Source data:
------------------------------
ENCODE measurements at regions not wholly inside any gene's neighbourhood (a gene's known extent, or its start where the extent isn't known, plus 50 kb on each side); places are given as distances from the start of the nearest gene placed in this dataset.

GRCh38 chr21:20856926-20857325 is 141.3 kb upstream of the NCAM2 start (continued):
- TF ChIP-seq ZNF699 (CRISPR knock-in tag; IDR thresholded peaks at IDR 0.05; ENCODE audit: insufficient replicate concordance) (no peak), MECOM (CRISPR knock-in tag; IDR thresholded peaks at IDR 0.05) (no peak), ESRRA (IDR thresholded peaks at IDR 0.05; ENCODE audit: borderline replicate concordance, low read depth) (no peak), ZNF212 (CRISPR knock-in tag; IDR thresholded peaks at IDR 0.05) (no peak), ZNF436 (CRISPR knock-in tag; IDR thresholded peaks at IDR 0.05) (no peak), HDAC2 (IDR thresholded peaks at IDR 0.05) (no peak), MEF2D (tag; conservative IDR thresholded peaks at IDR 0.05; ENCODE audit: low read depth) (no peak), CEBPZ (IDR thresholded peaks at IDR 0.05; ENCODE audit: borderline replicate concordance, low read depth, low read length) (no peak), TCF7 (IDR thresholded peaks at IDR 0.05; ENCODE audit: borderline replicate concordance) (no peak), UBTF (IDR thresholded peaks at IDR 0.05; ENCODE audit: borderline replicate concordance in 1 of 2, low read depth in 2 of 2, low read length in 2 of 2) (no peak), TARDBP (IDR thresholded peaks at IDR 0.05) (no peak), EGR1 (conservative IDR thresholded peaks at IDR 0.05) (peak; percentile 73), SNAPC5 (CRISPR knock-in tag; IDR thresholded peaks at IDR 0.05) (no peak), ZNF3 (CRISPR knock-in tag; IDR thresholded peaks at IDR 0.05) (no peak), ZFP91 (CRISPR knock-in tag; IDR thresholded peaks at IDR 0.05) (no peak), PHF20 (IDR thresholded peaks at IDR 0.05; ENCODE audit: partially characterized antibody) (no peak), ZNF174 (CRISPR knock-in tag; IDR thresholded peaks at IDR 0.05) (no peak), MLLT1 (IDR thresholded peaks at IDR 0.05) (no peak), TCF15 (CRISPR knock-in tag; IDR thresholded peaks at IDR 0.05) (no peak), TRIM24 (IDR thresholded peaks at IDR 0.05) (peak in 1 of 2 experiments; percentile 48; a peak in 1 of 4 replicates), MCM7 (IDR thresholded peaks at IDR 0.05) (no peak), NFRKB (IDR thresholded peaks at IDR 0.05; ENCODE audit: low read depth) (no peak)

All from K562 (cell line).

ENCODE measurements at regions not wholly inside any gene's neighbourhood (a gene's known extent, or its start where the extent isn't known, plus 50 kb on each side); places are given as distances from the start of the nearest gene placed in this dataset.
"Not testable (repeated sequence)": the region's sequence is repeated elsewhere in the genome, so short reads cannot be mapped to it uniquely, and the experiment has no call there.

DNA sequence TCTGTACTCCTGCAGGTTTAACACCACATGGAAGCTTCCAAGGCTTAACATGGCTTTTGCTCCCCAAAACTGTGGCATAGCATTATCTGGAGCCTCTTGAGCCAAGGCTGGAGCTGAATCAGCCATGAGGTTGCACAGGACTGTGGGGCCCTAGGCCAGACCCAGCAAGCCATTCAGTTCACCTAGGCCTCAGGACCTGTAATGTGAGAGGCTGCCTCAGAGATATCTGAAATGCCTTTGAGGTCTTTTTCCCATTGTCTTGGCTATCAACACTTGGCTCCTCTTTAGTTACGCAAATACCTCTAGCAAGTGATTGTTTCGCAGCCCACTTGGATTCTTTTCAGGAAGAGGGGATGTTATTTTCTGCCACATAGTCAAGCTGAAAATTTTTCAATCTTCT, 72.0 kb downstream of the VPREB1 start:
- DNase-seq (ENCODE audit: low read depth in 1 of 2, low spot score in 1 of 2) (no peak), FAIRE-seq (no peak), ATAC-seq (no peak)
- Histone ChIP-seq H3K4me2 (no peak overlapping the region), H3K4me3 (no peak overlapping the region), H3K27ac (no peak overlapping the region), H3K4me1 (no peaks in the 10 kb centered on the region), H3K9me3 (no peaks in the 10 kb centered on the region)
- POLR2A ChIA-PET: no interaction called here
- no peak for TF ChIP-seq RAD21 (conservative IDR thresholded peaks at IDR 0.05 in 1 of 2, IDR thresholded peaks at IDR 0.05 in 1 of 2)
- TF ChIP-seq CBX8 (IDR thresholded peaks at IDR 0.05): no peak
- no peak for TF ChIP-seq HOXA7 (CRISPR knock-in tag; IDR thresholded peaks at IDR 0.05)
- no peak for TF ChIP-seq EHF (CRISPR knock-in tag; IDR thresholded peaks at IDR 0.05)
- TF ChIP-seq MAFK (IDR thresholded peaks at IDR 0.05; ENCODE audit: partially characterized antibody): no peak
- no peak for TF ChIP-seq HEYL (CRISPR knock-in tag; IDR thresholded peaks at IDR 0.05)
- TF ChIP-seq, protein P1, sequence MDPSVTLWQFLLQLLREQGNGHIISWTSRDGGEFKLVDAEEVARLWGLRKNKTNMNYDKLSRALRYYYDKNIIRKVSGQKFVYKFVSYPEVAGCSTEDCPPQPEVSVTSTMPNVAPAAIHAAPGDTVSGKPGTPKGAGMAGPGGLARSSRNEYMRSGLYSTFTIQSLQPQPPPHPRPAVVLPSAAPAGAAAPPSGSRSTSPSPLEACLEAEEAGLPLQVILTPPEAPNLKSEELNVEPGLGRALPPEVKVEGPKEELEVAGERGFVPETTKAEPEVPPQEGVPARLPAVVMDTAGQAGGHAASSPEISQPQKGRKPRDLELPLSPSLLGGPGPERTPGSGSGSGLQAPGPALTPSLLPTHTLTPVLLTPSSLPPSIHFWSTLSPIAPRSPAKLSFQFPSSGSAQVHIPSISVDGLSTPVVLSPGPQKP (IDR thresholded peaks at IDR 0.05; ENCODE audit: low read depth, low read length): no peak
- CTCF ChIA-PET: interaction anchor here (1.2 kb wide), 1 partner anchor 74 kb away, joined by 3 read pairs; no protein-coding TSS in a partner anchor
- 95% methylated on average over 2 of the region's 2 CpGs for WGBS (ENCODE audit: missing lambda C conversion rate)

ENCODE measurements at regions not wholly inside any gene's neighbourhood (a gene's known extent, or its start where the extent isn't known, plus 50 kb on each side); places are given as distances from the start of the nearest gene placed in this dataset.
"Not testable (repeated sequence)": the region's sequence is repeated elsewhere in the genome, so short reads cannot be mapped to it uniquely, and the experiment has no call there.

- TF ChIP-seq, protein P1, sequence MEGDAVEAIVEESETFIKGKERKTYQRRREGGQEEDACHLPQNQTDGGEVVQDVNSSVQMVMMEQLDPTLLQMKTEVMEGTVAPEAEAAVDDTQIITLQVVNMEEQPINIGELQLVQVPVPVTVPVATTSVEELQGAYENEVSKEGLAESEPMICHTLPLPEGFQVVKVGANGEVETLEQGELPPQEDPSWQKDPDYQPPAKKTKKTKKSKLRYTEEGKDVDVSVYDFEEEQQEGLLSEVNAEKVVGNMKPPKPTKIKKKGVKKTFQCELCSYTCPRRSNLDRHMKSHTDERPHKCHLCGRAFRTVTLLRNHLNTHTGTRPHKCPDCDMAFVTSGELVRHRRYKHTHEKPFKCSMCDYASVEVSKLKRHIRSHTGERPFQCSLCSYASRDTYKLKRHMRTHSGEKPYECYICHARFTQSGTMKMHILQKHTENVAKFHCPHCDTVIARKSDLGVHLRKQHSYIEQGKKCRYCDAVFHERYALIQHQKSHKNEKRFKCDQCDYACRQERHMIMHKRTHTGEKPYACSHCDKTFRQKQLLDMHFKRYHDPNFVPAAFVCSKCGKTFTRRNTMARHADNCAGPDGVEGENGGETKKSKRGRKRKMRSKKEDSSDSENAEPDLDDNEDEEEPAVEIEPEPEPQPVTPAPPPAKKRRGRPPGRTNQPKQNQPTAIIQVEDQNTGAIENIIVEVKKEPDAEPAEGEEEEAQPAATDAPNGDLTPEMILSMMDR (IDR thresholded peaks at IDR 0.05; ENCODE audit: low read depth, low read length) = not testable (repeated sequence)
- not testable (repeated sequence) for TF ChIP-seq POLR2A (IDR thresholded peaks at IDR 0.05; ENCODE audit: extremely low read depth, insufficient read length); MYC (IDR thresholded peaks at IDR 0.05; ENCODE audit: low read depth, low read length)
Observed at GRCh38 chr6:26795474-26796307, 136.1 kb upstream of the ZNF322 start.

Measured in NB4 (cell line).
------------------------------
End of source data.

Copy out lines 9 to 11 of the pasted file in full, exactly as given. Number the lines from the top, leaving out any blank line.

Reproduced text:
- Histone ChIP-seq H3K4me2 (no peak overlapping the region), H3K4me3 (no peak overlapping the region), H3K27ac (no peak overlapping the region), H3K4me1 (no peaks in the 10 kb centered on the region), H3K9me3 (no peaks in the 10 kb centered on the region)
- POLR2A ChIA-PET: no interaction called here
- no peak for TF ChIP-seq RAD21 (conservative IDR thresholded peaks at IDR 0.05 in 1 of 2, IDR thresholded peaks at IDR 0.05 in 1 of 2)